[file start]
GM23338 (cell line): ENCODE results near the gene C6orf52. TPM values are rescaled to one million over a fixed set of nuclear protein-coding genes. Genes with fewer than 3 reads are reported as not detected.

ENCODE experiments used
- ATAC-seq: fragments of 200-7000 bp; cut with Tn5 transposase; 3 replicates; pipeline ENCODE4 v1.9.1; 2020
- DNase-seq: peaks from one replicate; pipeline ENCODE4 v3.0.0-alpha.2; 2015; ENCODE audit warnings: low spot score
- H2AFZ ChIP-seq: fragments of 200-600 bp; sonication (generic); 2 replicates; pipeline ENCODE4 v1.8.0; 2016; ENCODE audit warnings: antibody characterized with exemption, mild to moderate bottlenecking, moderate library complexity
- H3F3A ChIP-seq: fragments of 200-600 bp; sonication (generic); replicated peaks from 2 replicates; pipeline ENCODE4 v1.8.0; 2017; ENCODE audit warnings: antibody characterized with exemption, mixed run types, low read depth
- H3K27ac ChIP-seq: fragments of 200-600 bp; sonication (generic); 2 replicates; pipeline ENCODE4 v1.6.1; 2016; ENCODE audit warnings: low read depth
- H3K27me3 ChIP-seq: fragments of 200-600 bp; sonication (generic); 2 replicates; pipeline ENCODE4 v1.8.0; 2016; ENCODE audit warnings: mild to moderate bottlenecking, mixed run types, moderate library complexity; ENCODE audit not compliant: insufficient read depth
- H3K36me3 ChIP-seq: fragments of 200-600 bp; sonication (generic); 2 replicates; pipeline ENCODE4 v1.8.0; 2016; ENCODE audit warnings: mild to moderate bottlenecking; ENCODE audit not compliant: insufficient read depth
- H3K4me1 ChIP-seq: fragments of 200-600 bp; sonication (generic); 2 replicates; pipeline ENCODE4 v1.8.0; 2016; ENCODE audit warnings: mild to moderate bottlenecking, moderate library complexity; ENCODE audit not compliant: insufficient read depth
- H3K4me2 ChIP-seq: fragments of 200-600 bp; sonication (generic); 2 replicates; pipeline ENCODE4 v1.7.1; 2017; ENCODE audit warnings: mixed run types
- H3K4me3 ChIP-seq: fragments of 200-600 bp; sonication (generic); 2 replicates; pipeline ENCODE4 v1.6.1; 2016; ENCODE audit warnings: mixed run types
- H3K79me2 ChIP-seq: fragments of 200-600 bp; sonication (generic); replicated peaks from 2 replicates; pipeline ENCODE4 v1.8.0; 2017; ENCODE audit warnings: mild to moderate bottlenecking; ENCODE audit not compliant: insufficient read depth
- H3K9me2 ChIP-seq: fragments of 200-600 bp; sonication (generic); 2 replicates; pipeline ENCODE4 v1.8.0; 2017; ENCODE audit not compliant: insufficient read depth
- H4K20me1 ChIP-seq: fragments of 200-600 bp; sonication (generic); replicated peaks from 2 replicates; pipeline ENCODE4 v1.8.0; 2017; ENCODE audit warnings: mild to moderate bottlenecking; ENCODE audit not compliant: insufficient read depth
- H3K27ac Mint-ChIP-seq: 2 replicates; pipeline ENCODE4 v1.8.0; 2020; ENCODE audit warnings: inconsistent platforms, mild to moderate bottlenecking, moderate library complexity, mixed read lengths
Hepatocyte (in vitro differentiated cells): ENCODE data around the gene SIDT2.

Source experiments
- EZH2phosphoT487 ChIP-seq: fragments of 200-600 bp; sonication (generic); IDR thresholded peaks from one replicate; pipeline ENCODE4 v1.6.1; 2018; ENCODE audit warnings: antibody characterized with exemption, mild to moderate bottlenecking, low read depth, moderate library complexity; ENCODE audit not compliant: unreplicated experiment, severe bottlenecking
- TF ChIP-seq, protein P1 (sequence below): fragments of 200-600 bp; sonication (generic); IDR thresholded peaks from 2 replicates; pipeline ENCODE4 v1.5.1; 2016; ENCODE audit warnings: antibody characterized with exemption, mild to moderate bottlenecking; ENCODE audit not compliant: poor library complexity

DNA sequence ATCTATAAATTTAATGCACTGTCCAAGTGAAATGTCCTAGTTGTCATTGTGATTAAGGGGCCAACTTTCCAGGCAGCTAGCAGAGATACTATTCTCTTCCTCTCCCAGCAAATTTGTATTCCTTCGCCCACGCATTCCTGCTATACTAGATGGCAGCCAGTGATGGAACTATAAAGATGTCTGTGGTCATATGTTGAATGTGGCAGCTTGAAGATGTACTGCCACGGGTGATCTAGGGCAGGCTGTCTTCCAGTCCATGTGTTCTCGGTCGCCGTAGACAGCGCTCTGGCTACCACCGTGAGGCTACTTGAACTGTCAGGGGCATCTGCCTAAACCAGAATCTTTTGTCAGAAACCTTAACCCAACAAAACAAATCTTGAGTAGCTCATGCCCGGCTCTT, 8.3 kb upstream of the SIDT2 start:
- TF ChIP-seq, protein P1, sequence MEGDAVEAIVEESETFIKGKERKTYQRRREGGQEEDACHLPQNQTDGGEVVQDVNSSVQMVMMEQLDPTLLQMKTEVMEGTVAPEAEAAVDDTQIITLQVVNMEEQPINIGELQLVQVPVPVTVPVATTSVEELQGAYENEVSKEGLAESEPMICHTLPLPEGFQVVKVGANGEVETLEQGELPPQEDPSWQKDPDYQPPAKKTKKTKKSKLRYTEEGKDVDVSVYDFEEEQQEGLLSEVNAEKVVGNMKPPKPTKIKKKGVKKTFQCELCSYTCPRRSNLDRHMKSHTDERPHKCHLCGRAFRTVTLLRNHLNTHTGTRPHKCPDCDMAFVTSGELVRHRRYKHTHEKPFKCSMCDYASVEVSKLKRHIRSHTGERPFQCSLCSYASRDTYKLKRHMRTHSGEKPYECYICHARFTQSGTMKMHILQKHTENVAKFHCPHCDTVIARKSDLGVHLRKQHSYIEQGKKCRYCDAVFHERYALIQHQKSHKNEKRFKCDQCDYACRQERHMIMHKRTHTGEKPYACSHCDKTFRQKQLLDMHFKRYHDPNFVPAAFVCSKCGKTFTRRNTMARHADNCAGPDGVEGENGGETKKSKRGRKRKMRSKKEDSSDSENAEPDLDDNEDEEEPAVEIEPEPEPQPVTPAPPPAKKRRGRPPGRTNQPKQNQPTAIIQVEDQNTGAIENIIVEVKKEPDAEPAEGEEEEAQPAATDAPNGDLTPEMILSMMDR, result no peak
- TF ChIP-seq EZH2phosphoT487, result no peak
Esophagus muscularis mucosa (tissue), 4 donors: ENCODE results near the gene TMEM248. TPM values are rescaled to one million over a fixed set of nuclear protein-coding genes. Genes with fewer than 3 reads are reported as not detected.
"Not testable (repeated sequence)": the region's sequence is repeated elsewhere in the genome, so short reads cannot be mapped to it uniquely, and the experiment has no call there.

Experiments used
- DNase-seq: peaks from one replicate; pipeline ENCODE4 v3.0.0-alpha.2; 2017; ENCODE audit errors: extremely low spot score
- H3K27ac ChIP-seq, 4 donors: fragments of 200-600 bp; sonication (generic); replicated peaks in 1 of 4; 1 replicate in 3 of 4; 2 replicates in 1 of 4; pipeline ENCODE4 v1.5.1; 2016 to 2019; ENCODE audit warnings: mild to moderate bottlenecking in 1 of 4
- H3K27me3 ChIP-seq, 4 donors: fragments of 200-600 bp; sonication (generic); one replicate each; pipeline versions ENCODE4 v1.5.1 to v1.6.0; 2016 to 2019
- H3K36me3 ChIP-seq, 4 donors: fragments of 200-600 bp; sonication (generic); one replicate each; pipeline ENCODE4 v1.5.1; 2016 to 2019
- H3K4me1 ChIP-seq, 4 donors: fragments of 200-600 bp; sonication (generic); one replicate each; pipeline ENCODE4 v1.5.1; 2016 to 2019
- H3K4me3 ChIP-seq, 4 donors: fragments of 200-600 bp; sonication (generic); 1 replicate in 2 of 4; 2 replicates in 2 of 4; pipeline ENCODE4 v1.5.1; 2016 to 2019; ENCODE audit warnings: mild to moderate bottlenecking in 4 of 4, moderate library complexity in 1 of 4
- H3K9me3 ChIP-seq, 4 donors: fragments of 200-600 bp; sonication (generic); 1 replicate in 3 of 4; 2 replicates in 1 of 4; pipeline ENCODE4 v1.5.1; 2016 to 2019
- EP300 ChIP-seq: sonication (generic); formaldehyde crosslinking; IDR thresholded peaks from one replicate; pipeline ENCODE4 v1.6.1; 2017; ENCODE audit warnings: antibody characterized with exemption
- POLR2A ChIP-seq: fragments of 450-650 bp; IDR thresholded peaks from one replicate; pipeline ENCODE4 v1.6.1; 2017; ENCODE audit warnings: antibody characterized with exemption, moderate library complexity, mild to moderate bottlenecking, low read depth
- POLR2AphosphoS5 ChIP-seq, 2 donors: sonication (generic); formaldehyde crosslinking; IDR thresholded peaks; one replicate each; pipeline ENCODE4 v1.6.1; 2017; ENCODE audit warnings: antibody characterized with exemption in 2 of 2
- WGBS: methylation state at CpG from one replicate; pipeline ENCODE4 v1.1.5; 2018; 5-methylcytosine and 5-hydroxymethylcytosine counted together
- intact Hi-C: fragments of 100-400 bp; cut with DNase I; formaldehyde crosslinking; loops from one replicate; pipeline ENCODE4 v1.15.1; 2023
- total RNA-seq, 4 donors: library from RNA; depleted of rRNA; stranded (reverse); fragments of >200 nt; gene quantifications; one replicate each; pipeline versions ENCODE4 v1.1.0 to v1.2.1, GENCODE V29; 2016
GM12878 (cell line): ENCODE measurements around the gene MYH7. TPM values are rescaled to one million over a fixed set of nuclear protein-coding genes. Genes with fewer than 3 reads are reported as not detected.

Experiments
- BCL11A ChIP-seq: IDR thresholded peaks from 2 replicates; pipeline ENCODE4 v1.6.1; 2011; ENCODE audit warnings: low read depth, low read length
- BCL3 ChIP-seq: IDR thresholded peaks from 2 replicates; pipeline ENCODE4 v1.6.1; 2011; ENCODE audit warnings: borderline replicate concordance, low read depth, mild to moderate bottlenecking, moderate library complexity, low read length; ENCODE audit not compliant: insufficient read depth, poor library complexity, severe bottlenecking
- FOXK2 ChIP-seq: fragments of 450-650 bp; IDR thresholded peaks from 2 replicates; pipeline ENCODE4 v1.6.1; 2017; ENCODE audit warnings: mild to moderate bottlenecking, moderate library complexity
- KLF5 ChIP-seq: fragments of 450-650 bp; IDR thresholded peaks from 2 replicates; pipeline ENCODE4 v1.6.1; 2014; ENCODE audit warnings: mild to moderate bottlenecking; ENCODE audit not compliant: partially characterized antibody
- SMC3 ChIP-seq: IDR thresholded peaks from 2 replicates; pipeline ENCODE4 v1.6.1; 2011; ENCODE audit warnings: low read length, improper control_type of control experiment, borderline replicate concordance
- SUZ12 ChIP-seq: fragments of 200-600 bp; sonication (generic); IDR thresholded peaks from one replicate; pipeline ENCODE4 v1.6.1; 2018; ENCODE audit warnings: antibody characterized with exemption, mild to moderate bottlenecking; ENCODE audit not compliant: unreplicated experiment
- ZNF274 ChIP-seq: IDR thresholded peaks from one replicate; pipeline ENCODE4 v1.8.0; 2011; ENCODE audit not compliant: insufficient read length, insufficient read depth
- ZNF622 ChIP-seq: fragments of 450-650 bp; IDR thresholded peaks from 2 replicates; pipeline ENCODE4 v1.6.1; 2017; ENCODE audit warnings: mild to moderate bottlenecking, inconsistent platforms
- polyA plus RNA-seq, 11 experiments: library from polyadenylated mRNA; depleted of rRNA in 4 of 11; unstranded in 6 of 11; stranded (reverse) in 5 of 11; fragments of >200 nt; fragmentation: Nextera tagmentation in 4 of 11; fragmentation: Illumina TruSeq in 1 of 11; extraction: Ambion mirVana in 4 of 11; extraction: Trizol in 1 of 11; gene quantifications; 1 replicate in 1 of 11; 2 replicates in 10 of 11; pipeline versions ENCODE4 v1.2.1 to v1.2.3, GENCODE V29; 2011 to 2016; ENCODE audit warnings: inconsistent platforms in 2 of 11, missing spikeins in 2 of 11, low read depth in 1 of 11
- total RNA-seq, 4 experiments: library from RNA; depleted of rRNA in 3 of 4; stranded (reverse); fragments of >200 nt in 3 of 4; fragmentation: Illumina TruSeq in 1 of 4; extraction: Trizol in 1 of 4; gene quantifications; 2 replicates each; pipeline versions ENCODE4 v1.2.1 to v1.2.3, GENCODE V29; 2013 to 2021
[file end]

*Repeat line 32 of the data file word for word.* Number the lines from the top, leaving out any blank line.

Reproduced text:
- H3K4me3 ChIP-seq, 4 donors: fragments of 200-600 bp; sonication (generic); 1 replicate in 2 of 4; 2 replicates in 2 of 4; pipeline ENCODE4 v1.5.1; 2016 to 2019; ENCODE audit warnings: mild to moderate bottlenecking in 4 of 4, moderate library complexity in 1 of 4